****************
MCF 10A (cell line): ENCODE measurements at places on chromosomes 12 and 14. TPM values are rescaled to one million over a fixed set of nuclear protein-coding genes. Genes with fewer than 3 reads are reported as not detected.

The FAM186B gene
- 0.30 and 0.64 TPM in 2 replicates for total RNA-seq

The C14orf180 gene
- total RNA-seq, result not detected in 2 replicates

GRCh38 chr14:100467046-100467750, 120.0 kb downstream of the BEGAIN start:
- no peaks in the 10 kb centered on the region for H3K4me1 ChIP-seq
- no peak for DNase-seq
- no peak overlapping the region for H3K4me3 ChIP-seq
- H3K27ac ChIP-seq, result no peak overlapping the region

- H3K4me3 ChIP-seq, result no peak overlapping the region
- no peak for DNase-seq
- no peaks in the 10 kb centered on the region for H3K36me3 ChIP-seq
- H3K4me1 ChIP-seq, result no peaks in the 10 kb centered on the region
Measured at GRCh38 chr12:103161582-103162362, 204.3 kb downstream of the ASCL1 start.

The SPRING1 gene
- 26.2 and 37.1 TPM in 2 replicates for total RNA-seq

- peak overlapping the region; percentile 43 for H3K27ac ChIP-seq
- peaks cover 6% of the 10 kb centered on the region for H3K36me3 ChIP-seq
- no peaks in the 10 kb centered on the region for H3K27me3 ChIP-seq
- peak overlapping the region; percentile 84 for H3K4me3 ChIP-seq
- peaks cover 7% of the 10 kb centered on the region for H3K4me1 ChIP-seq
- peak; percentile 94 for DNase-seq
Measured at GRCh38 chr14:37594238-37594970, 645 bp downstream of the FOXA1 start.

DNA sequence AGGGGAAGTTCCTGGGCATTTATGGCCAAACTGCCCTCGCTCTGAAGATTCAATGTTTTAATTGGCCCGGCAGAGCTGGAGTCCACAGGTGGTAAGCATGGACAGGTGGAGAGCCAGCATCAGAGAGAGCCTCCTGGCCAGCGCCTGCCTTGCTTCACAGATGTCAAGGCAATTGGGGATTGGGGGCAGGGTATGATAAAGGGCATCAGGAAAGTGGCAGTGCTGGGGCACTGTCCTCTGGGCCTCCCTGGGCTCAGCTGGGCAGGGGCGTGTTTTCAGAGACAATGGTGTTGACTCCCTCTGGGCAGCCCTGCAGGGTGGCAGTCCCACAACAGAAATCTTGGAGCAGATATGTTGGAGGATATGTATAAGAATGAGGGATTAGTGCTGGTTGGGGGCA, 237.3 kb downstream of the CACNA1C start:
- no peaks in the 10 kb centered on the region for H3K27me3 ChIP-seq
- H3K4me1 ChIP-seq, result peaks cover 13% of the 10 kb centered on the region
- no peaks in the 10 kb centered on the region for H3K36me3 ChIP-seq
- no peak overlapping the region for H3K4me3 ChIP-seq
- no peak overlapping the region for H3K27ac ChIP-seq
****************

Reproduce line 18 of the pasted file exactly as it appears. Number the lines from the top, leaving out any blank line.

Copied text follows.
- peak overlapping the region; percentile 43 for H3K27ac ChIP-seq